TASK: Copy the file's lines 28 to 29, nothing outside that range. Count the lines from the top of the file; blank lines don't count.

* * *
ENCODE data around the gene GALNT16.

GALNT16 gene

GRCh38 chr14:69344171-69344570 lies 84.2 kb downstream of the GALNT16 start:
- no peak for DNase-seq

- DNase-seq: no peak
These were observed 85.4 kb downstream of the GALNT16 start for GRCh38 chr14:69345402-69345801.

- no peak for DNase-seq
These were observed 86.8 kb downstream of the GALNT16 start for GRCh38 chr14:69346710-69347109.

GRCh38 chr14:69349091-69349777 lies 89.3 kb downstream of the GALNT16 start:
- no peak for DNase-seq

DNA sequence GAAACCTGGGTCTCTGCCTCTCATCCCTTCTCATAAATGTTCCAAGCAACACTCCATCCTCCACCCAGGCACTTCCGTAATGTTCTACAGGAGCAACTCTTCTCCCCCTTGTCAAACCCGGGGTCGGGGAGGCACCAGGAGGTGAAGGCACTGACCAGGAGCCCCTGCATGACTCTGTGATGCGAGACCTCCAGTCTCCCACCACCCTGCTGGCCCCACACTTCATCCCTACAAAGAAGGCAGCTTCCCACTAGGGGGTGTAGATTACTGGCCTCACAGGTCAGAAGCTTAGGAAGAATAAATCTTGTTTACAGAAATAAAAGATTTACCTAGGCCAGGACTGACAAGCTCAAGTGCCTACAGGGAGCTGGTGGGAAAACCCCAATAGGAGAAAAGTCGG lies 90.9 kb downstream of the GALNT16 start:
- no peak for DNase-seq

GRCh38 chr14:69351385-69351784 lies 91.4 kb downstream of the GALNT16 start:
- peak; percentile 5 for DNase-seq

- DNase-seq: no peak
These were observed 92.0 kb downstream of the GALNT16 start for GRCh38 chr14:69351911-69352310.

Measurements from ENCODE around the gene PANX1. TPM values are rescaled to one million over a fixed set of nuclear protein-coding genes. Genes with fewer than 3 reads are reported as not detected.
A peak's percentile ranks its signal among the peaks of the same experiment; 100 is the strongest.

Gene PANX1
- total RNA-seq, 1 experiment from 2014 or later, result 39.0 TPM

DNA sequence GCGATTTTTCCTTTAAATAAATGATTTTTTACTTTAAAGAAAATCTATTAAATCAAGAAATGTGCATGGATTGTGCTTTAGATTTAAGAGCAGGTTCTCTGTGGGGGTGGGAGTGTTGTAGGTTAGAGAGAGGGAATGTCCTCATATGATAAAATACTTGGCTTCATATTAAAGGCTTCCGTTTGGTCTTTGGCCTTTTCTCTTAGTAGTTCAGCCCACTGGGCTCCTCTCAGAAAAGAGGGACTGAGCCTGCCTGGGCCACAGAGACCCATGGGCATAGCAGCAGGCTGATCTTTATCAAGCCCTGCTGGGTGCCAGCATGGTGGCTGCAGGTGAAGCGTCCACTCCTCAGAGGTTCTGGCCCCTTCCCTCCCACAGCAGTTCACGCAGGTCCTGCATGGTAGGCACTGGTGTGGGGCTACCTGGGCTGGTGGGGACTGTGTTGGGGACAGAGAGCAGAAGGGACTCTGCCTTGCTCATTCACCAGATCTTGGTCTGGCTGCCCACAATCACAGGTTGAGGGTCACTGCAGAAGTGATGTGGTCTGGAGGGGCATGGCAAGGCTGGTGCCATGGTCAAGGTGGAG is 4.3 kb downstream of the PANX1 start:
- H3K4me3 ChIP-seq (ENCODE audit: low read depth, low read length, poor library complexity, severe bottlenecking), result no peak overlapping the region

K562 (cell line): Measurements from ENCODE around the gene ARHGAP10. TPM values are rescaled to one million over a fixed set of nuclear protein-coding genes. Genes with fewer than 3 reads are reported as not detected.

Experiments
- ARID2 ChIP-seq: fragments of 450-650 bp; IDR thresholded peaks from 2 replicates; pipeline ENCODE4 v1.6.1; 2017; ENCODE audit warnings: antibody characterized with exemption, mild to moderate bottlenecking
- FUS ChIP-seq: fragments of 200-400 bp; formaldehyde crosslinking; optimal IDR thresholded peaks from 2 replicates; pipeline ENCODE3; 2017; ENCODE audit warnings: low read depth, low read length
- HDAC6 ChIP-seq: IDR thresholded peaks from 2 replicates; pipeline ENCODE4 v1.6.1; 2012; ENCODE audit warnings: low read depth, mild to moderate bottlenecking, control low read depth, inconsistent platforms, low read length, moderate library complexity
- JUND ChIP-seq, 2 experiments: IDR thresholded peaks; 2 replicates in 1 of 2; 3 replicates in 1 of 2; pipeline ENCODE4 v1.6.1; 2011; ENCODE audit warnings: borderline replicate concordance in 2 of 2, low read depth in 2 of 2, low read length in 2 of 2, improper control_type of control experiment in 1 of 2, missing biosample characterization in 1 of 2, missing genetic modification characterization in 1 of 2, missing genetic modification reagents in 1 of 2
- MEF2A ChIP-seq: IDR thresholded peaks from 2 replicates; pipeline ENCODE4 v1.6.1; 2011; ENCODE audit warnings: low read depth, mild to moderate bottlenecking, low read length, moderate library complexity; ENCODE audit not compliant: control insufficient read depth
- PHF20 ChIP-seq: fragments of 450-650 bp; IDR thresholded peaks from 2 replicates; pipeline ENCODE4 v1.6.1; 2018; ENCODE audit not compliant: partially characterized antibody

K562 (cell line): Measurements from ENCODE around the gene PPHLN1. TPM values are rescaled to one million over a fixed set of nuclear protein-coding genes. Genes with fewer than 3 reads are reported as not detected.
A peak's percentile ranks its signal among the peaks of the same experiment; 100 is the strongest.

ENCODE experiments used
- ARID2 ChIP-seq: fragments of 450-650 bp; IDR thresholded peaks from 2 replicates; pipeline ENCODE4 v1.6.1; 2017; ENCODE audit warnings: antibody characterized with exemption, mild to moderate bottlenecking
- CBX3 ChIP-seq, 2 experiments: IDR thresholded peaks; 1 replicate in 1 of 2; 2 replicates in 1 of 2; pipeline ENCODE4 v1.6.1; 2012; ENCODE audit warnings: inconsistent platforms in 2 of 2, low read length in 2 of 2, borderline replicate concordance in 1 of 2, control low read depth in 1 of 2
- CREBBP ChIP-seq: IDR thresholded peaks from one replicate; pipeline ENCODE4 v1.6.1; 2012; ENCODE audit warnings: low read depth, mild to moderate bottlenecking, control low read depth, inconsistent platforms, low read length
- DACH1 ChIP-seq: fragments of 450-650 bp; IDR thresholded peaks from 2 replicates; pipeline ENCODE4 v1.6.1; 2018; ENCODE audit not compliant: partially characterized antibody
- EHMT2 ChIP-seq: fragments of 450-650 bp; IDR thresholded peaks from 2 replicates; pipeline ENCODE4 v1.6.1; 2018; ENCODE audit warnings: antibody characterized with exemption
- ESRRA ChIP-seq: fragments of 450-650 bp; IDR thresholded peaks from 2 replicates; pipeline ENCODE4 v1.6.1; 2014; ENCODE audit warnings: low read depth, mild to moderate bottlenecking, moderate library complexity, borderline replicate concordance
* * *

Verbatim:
- JUND ChIP-seq, 2 experiments: IDR thresholded peaks; 2 replicates in 1 of 2; 3 replicates in 1 of 2; pipeline ENCODE4 v1.6.1; 2011; ENCODE audit warnings: borderline replicate concordance in 2 of 2, low read depth in 2 of 2, low read length in 2 of 2, improper control_type of control experiment in 1 of 2, missing biosample characterization in 1 of 2, missing genetic modification characterization in 1 of 2, missing genetic modification reagents in 1 of 2
- MEF2A ChIP-seq: IDR thresholded peaks from 2 replicates; pipeline ENCODE4 v1.6.1; 2011; ENCODE audit warnings: low read depth, mild to moderate bottlenecking, low read length, moderate library complexity; ENCODE audit not compliant: control insufficient read depth